Sales of big SUVs with genuine off-road and towing abilities skyrocketed in November across Australia – perhaps because more Australians are set to go on regional family adventures in lieu of overseas travel.
The boom in big 4x4s – largely body-on-frame and diesel-fuelled – was one intriguing aspect of a buoyant November new vehicle market. These are not cheap vehicles, generally priced between $50,000 at the lowest and well above $100,000 in some cases.
As you can read in detail here, sales across the industry grew 12 per cent, marking the first monthly growth in 2.5 years. As the table below shows, though, the sales growth of certain big 4x4s was far, far higher than this market average.
The big winner among 4×4 devotees was Toyota, as we’ve come to expect. The market’s dominant player sold boatloads of LandCruisers and Prados, many of which will doubtless be hitched to caravans before too long.
Sales of the recently updated Prado were 2602 units in November, compared to 1204 in November 2019. That’s growth of 116 per cent. For context, this made it the market’s overall number-five selling vehicle for the month.
Toyota also sold 1981 LandCruiser wagons, 95 per cent of which were 200 Series’. Coincidentally this also equals growth of 116 per cent over the same month in 2019. The drive-away pricing for this car is between $90,000 and $140,000 depending on spec.
There’s a sense in some quarters that buyers are flocking to the 200 Series ahead of the new 300 Series model’s premiere next year. That’s because the next LandCruiser will swap the beloved V8 diesel for a six-cylinder unit, albeit (likely) one with more power.
Another strong performer was Isuzu’s MU-X, which is actually now nearing the end of its life cycle, since a brand new iteration touches down in 2021. This renowned and sharply-priced staple still found 848 buyers last month, up 17 per cent.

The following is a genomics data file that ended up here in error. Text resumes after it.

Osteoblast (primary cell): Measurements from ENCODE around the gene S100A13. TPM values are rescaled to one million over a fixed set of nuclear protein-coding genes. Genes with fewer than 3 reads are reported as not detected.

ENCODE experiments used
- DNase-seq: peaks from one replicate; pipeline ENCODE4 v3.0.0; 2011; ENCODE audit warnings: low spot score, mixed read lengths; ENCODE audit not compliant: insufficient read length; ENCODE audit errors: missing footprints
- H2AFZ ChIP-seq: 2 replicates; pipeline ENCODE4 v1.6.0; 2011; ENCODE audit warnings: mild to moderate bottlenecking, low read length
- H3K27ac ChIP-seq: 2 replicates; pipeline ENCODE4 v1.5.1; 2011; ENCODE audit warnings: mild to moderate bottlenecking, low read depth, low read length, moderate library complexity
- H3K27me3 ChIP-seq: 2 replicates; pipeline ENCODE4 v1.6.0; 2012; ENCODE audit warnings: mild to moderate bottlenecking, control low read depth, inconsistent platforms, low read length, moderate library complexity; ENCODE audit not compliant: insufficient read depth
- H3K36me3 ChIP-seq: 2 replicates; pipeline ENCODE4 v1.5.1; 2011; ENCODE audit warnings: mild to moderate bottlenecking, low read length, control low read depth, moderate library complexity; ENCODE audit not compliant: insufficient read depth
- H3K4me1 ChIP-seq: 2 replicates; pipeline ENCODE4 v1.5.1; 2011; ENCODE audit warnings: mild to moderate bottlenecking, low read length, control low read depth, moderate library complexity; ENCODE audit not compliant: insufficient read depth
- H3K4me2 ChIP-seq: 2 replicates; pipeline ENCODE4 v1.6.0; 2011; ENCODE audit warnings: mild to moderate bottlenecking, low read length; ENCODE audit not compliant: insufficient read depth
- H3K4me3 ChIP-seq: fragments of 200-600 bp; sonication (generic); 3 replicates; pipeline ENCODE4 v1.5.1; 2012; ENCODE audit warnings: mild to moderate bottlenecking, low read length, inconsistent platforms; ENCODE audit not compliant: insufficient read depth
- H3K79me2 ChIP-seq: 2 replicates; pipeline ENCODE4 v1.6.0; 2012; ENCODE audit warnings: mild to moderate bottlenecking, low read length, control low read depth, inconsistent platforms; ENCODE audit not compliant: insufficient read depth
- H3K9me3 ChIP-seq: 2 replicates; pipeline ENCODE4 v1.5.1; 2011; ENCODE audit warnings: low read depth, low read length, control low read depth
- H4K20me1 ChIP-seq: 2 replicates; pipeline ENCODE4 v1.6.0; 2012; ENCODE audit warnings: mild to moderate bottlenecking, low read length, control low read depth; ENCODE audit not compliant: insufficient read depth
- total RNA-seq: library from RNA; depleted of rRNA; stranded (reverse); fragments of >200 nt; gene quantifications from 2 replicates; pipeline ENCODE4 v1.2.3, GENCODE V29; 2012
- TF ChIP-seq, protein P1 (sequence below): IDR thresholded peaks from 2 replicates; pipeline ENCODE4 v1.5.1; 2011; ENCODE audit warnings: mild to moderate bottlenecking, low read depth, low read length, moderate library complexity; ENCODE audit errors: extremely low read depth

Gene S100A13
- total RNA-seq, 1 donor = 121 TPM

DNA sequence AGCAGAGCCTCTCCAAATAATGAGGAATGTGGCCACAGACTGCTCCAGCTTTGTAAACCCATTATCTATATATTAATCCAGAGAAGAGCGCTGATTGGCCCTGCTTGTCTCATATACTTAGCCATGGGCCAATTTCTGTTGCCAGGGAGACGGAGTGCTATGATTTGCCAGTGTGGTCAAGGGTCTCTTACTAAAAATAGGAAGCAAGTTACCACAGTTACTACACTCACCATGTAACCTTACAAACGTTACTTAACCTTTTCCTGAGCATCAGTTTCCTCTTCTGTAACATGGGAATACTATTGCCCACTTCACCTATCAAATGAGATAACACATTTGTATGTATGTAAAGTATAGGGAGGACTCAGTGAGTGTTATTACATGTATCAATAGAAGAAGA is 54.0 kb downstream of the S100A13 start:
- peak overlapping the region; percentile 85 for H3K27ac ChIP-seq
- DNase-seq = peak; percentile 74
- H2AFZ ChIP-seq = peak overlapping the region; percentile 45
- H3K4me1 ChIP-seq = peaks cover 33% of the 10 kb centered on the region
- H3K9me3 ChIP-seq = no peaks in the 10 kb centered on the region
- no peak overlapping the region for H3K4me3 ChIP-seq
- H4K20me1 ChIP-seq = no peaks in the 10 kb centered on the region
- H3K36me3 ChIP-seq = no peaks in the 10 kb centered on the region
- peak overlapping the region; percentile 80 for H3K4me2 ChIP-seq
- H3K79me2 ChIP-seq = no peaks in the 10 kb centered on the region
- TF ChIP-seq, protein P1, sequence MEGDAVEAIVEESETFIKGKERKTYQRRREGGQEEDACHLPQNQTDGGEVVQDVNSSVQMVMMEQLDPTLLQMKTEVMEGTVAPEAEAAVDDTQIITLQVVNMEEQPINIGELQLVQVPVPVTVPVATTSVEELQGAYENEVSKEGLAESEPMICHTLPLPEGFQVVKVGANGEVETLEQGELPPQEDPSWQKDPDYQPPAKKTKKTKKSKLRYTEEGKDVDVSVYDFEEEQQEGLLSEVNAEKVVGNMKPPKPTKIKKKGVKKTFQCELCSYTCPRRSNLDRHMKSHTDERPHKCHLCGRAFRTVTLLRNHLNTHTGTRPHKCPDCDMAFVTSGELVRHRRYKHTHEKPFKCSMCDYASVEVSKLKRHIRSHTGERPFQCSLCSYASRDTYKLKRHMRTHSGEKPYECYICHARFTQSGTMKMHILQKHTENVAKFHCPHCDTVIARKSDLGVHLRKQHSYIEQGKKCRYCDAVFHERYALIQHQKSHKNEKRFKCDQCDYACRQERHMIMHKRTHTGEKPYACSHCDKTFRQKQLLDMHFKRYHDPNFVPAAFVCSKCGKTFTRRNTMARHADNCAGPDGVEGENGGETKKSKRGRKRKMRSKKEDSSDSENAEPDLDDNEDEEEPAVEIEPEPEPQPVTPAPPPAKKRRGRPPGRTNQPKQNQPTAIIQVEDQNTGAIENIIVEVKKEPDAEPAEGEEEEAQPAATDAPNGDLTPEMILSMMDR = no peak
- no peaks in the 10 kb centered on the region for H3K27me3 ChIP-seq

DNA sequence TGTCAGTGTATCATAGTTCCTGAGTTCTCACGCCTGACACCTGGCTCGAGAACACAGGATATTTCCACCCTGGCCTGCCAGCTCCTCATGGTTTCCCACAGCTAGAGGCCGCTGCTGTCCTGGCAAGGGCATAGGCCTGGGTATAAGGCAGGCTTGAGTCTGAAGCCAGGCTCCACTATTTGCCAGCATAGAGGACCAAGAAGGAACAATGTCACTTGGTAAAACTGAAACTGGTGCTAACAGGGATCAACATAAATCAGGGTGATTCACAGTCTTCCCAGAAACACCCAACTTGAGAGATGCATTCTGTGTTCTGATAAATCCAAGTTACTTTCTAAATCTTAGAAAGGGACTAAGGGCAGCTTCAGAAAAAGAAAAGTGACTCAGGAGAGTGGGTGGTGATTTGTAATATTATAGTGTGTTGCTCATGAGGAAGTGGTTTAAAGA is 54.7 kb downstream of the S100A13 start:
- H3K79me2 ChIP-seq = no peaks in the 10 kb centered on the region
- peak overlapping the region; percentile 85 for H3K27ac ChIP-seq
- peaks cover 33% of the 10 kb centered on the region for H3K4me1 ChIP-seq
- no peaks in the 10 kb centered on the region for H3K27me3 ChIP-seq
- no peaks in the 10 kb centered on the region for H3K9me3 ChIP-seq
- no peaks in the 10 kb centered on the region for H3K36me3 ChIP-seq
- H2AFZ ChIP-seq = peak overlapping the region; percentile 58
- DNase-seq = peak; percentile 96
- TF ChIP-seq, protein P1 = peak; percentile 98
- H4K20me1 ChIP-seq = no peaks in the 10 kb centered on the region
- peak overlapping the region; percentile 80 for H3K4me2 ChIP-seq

Ford’s Aussie-engineered Everest – basically a Ranger wagon – is doing far better these days than earlier in its life. The company sold 710 of them in November, equal to growth of a tick over 90 per cent.
It just edged out Mitsubishi’s similar Pajero Sport, which found 705 monthly buyers and grew in volume by 72 per cent.
The Y62 Nissan Patrol defies the segment norm by being sold with (V8) petrol power, yet its keen pricing compared to the 200 Series ensures it traction. Its 440 sales in November (up 91 per cent) was an all-time record for this generation.
A resurgent Jeep sold 361 Grand Cherokees, up 70 per cent. Toyota sold 325 updated Fortuner models, up 51 per cent. And Jeep also sold 156 Wranglers, up 47 per cent. This latter model isn’t primarily a family adventure vehicle, but it could do the job for some.
“Given our inability to travel internationally, many Australians are choosing to purchase a new vehicle and holiday at home this year – and we fully expect to see a notable increase in family driving trips over the Christmas season,” reckons Federal Chamber of Automotive Industries chief Tony Weber.
It’s also worth noting that while the overall market grew 12.4 per cent in November, sales to private buyers actually jumped 32 per cent.
It was business, government and rental fleets that reduced this overall growth. Thus, the majority of 4×4 customers were real consumers.
If you have any questions – perhaps you want to know how your car did – ask in the comments and a member of the CarExpert team will respond.